The News from Magruder April 2-7

It has felt quintessentially Spring out at the coast this week. Our unpredictable seasonal visitor has toyed with our emotions all week long. We have stretches of sunshine and warmth, followed by downpours. One part of the day, you stare out your window wishing to go outside, hoping some task will come up to draw you out. The next part of the day, you stare out your window at the miserable conditions, hoping that nothing pulls you outside into it. On Friday, we've had high winds and periods of rain. Both the rain and the trees are being tossed in strange directions by 40 mile per hour winds.

Outdoor school returned from Spring Break this week, and we welcomed a middle school group from a school in Hillsboro. On Monday, I crossed paths with a few Outdoor School staff members prepping for their high school counselors. We walked towards the dining hall together discussing the previous week. One staff member had gone to Crater Lake during her time off. She showed me a picture of herself standing in front of a 20 ft. snow drift. She said they didn't get to do all that much, but they pretty well had the place to themselves.

I enjoy the possibilities that await in a simple stroll from the office to the dining hall. On mornings like this, I make a hot cup of tea and walk around, observing and interacting with camp life. You might have a solitary walk, spent listening to the birds, looking up into the trees. You pay attention to the breeze, to how loud the ocean is on this particular day. You might encounter kids making their way to their next activity, wrapped up in their conversations, their songs, their games, their growing up. You might find another solitary walker and join up, beginning a quick conversation to pass the time from point A to point B. All are potentially a prominent memory from the day. All could wake you up to the huge variety of ways to appreciate working at a camp.

The next step this week in prepping for roof work on the Walworth Building was to move the old bell. The bell has been decommissioned as an emergency bell when Carrier Dining Hall got an alarm on its roof. The pull rope for the bell rotted several years ago, so it wasn't even usable in its current state. The bell was located very close to a power line, so Rik had to call the utility company to shut down the lines and bring it down. This old, heavy cast iron bell slowly came down. It was originally in a bell tower at Camp Magruder, which stood close to the Miller Cottage where there's now parking for the dining hall. The tower housed the camp office for a time. It was later moved to Walworth. Rik and I gave it a good look. Both our minds were turning over the places we might put it next, the new role it might serve when we wake it up to use it once again.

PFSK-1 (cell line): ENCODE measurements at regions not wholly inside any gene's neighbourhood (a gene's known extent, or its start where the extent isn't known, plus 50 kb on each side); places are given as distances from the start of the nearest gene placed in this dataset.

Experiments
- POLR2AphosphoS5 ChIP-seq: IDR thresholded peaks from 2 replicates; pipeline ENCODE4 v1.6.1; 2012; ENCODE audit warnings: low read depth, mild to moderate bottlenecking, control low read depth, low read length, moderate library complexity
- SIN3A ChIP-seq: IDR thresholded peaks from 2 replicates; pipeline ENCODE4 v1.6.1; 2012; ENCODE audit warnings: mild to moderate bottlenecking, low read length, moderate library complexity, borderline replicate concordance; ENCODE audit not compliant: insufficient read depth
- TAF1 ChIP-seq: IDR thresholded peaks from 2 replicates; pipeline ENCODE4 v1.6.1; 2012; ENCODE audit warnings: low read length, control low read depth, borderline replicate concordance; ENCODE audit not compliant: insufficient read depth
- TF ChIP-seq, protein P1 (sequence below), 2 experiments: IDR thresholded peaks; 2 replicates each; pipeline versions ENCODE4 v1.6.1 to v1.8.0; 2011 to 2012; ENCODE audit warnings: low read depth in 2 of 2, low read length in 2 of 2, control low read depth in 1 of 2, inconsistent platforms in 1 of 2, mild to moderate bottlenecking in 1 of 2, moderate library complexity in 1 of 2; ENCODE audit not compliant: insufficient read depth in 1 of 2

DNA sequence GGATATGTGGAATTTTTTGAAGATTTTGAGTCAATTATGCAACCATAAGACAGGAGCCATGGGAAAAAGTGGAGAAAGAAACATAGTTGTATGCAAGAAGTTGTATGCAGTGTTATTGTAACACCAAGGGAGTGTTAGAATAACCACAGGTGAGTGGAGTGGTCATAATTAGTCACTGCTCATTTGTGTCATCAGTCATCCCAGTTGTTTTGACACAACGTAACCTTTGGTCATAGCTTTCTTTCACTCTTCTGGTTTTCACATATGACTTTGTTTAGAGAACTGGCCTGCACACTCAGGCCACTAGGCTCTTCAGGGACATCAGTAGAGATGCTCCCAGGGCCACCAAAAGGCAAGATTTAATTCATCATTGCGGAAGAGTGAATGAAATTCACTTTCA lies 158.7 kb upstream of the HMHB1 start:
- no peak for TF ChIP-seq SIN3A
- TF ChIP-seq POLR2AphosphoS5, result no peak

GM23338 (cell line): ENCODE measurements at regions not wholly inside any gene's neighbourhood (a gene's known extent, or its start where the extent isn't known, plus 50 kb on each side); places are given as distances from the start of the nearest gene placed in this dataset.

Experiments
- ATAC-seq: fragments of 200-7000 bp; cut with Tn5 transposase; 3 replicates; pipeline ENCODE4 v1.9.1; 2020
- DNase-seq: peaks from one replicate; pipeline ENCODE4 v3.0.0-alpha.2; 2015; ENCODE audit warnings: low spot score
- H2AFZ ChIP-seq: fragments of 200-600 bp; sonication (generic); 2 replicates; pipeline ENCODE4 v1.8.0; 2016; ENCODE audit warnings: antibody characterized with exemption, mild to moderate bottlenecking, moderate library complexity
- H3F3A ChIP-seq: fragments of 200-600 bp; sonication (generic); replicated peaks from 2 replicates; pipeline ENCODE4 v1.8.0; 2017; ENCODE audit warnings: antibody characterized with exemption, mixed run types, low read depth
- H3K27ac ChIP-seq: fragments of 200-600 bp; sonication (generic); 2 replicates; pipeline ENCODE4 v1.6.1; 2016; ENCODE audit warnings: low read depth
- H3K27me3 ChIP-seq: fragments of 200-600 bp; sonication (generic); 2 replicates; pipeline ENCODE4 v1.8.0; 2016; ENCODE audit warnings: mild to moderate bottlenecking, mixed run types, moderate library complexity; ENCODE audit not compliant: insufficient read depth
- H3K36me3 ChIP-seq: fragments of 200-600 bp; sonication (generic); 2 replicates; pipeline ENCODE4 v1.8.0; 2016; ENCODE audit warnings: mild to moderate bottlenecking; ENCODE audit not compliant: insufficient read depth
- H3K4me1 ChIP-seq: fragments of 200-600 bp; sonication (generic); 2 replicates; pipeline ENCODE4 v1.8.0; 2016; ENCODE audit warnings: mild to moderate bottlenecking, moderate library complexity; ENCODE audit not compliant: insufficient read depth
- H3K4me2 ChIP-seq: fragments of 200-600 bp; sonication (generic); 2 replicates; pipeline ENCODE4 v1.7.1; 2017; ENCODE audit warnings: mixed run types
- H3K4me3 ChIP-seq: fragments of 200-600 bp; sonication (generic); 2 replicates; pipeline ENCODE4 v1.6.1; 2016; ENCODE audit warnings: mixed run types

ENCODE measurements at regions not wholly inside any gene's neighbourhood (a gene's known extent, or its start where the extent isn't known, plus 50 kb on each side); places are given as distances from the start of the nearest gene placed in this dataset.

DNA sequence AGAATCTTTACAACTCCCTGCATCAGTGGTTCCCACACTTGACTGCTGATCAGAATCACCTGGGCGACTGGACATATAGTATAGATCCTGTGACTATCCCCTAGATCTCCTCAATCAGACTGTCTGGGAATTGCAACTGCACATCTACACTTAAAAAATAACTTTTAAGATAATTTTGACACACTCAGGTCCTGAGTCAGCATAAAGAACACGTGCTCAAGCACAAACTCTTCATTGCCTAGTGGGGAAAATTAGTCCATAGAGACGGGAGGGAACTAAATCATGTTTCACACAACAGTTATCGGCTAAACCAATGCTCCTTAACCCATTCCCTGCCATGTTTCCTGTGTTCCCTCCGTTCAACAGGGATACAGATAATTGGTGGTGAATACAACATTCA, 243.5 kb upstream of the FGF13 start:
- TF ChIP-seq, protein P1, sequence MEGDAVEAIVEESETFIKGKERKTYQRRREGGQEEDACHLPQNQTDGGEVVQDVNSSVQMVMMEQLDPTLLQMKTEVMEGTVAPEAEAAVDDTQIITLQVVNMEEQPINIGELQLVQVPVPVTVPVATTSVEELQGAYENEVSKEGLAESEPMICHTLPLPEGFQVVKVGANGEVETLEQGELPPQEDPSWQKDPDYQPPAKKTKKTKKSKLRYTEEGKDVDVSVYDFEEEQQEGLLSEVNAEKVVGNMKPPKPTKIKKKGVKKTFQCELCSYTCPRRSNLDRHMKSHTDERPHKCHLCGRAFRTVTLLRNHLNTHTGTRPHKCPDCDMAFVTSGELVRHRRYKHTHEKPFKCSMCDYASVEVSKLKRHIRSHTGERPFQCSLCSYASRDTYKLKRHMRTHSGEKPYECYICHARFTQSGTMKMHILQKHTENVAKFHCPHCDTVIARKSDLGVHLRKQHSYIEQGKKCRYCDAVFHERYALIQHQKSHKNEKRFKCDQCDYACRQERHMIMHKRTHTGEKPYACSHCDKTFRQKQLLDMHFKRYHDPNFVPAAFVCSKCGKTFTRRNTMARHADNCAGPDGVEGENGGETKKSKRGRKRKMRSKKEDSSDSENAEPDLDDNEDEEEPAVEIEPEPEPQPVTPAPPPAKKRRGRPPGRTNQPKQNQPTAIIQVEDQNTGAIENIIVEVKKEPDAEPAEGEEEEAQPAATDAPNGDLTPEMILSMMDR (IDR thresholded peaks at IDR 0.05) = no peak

This week the camp directors of the Oregon-Idaho Conference of the Methodist Church held their meeting at Camp Magruder. In all, there are 6 camp site with directors, and a gathering like this can be a great uplift for camp staff. There is something about sitting at the table with people who do the same work. There's the common knowledge, knowing someone gets what you're going through. There's the stories that everyone easily relates to, that we can laugh at or feel the weight of. Then, there's that chance to help each other, to share our successes and challenges, to pass along little tricks we've picked up, to collectively work on solutions. And then, there is just the chance to let loose a little and play with the people who share our passions.

Late Tuesday night the directors stayed up in the Edwards Lodge playing board games, swapping stories. There were lots of laughs, lots of friendly teasing and joking. In managerial positions, we often find ourselves stuck in this constant need to be serious, to take things seriously. We should be serious about our work--it's a sign we care about it. But, one of the foundations of any successful camp is fun, and I would imagine most of us fell in love with camp in a time when we were having a whole lot of fun. As I looked across the room and watched this group of people who manage these big budgets and thousands of retreat guests, who are steering these ships that are so important to so many people, it was comforting to know we are still laughing and allowing ourselves to play and engage. It was good to feel that we have not forgotten the grease that keeps these gears turning.

Late Thursday night, the wind began to pick up, and it has continued. The advisory is on until 11pm Friday night. There's also a high surf advisory, and those two forces combined make the Pacific look very formidable to a beach visitor. I'm watching out the window as the trees bob back and forth. The office is making creaking noises as gusts build up. There is motion and power all around us, swirling. Spring is keeping us on our toes. In all the chaos and uncertainty, it is good to get out and walk around, even in the crazy moments. The more I look and listen, the more I find myself connecting with things that give me comfort and ease the anxiety brought on by regular change and uncertainty. So many beautiful things happen on any given day--even just a few tastes of them make for good medicine.

This weekend, we welcome an Adventist Young Adult Retreat and the Cleveland High School Choir. Join us in these feelings of welcome, keep in your prayers that they find joy and rest out here on the coast.


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